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I am trying to simulate a scenario where connection to the server of one process is down while the connection to another server is up. Just pulling the network cable won't work in my case since I need another process connection to stay up.

Is there any tool for this kind of job? I am on Windows. Thanks!

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2 Answers 2

up vote 3 down vote accepted

There's a few layers which you can simulate this at. The easiest would be if your two servers listen on two distinct TCP ports. In that case, you could run two tcp proxies, and stop/pause one when you want to simulate a failure. For Windows I would suggest using tcpTrace to do this.

Another option would be to have the two servers bound to two virtual NICs, which are bridged to the physical NIC. Of course if you have two physical NICs, you could bind each server process to a different physical NIC.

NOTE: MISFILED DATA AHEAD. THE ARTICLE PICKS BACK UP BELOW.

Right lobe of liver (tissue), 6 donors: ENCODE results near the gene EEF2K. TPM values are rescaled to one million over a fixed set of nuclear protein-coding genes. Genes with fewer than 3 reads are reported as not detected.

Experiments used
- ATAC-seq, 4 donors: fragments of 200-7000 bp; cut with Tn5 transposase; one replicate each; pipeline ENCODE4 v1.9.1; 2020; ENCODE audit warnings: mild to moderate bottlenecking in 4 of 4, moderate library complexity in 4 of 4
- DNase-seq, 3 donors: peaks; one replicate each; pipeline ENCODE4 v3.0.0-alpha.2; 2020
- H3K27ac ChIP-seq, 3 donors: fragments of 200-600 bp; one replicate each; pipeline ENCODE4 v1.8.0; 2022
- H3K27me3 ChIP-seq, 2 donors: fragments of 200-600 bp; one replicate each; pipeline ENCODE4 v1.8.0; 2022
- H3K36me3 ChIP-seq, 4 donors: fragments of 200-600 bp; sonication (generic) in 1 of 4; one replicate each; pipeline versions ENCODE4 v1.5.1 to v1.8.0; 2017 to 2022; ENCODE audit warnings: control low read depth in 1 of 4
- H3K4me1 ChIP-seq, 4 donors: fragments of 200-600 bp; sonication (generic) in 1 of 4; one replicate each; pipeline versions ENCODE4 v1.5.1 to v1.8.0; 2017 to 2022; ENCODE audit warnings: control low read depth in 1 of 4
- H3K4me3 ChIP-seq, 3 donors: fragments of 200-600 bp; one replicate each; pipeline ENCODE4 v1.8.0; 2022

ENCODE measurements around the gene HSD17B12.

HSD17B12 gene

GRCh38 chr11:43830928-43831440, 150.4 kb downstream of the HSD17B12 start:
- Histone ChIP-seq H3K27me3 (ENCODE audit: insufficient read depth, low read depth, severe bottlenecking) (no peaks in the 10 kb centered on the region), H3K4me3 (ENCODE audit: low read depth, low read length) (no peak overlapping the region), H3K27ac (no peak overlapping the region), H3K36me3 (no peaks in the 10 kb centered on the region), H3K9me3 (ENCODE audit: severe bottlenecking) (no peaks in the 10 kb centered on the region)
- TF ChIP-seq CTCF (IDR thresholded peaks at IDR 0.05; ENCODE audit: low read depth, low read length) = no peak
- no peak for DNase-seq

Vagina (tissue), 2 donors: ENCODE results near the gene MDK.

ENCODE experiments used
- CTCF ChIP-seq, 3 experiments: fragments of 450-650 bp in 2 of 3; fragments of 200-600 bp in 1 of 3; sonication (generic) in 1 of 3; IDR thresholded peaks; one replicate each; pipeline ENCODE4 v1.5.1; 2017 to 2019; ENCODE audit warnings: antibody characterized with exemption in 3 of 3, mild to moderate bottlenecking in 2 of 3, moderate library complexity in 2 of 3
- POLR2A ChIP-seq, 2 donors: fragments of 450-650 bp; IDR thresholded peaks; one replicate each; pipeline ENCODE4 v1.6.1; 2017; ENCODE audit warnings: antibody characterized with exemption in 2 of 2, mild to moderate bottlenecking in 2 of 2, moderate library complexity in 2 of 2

At a lower level, you can ran a WAN simulator. Most simulators allow you to impair specific types of traffic or specific ports. One such simulator is Packetstorm.

One other method which I would suggest is attaching a debugger to one process, and halting all threads on the process with the debugger. Often, a process doesn't die, but gets stuck in garbage collection, or in a loop. As the sockets don't close, many 'high availability' solutions won't automatically failover.

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Thank you the answer. The tcpTrace solution looks promising. I will try this one. – Gant Aug 28 '09 at 6:44
It works! tcpTrace is very easy to use. – Gant Aug 28 '09 at 17:16

One approach would be to mock the relevant network connection code for the purposes of testing. In this case you would probably want to mock it returning whatever it usually would if the connection was down.

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Thanks for the answer. But I don't have access to the process's source code so I cannot do the mocking in application level. – Gant Aug 28 '09 at 6:32

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